Funding for the study was provided by various organisations, including the National Institute for Health Research (NIHR), Oxford Biomedical Research Centre, and Oxford Nanopore Technologies. Notably, the ChAdOx1 nCoV-19 randomised controlled trials received support from UK Research and Innovation, NIHR, Coalition for Epidemic Preparedness Innovations, Bill & Melinda Gates Foundation, among others.

Notes for Editors

For media queries or to schedule interviews please contact Dr Adriaan Louis Taljaard, Manager Strategic Communications (Vaccines), Oxford University: [email protected]
Link to the research paper: Multi-omics analysis reveals COVID-19 vaccine induced attenuation of inflammatory responses during breakthrough disease

About Oxford Vaccine Group (OVG)
The Oxford Vaccine Group (OVG) designs and conducts studies of new and improved vaccines for children and adults around the world and is based in the Department of Paediatrics at the University of Oxford. Visit our website and follow us on X.

About the Department of Paediatrics
The Department of Paediatrics is a world leader in child health research and hosts internationally renowned programmes in drug development, gastroenterology, haematology, HIV, immunology, neuroimaging, neuromuscular diseases and vaccinology. Its work spans from early proof-of-concept and fundamental science all the way up to its application in clinical settings.
The Department aims to shape the landscape of medical science by positively impacting the lives of millions of children through its global research programmes, academic resources and commitment to success. With research facilities in the UK and abroad, the Department of Paediatrics works on an international scale, and has a strong, collaborative network with the medical science community across the globe.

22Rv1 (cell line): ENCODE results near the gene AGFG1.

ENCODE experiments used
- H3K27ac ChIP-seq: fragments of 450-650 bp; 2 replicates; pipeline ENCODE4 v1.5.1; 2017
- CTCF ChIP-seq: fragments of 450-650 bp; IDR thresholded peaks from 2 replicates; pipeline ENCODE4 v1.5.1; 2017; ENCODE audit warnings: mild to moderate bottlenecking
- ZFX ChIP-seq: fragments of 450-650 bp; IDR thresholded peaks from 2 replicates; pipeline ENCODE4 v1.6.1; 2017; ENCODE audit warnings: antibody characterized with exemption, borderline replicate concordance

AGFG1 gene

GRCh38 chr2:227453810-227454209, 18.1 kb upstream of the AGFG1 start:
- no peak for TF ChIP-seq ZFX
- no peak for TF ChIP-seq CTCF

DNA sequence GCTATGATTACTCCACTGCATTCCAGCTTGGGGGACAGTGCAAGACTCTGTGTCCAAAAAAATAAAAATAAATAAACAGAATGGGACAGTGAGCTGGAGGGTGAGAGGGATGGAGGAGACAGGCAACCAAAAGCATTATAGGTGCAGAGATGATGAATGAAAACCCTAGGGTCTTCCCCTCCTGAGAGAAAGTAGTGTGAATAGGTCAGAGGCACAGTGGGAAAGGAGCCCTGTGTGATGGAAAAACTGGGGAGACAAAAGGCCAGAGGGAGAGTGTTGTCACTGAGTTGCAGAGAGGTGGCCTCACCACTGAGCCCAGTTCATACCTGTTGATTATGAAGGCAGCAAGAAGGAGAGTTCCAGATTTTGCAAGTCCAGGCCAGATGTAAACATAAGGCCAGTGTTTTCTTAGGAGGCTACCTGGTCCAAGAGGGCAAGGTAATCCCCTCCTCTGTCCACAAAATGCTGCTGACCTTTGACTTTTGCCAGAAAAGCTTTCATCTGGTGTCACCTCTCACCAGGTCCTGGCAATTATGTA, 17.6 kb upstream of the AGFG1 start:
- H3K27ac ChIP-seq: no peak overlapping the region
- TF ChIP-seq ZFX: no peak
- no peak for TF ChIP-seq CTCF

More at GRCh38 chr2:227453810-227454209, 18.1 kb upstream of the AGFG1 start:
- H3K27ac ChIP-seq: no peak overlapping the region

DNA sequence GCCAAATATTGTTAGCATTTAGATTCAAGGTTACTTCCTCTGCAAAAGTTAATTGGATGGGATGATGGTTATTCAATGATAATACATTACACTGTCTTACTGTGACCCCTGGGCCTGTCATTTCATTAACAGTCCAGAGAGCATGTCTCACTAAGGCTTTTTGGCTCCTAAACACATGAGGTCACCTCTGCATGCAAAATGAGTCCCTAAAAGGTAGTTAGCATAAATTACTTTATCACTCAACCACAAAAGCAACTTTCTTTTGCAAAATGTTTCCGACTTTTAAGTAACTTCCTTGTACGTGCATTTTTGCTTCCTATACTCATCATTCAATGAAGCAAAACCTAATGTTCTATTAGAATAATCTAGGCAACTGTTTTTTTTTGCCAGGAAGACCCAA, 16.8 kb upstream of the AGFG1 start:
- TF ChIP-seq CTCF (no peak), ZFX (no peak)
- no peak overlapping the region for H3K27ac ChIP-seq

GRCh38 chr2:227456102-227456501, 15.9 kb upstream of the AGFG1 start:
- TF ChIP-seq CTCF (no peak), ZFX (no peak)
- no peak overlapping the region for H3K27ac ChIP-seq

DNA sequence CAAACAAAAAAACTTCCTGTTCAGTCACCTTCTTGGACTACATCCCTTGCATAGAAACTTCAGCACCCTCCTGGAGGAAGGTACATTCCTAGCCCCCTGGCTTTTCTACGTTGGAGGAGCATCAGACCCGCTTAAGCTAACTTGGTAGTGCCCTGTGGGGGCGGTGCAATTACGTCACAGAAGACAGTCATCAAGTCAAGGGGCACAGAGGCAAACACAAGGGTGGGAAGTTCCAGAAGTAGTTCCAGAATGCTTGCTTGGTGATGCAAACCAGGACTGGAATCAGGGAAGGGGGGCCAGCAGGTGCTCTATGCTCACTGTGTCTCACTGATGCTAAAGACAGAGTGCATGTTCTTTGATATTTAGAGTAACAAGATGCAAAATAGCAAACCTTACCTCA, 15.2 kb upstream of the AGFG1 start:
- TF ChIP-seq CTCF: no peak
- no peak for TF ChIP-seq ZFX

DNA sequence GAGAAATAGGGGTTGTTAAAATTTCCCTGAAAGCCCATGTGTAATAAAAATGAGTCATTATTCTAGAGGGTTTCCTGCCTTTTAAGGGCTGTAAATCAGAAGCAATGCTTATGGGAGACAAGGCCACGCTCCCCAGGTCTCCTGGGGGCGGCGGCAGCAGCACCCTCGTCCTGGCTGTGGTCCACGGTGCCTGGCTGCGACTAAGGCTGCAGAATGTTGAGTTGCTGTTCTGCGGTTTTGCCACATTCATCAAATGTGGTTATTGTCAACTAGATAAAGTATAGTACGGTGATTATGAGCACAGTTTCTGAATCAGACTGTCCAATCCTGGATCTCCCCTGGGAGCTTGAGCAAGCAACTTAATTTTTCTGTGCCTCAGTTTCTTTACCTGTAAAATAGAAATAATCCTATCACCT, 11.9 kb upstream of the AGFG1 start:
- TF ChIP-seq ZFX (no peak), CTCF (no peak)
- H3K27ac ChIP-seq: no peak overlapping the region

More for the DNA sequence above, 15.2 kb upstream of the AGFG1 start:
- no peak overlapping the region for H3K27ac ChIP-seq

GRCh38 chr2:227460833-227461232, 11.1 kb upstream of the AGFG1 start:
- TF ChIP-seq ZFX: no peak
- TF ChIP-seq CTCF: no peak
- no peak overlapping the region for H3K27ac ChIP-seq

About the University of Oxford
Oxford University has been placed number 1 in the Times Higher Education World University Rankings for the eighth year running, and number 3 in the QS World Rankings 2024. At the heart of this success are the twin-pillars of our ground-breaking research and innovation and our distinctive educational offer.
Oxford is world-famous for research and teaching excellence and home to some of the most talented people from across the globe. Our work helps the lives of millions, solving real-world problems through a huge network of partnerships and collaborations. The breadth and interdisciplinary nature of our research alongside our personalised approach to teaching sparks imaginative and inventive insights and solutions.
Through its research commercialisation arm, Oxford University Innovation, Oxford is the highest university patent filer in the UK and is ranked first in the UK for university spinouts, having created more than 300 new companies since 1988. Over a third of these companies have been created in the past five years. The university is a catalyst for prosperity in Oxfordshire and the United Kingdom, contributing £15.7 billion to the UK economy in 2018/19, and supports more than 28,000 full time jobs.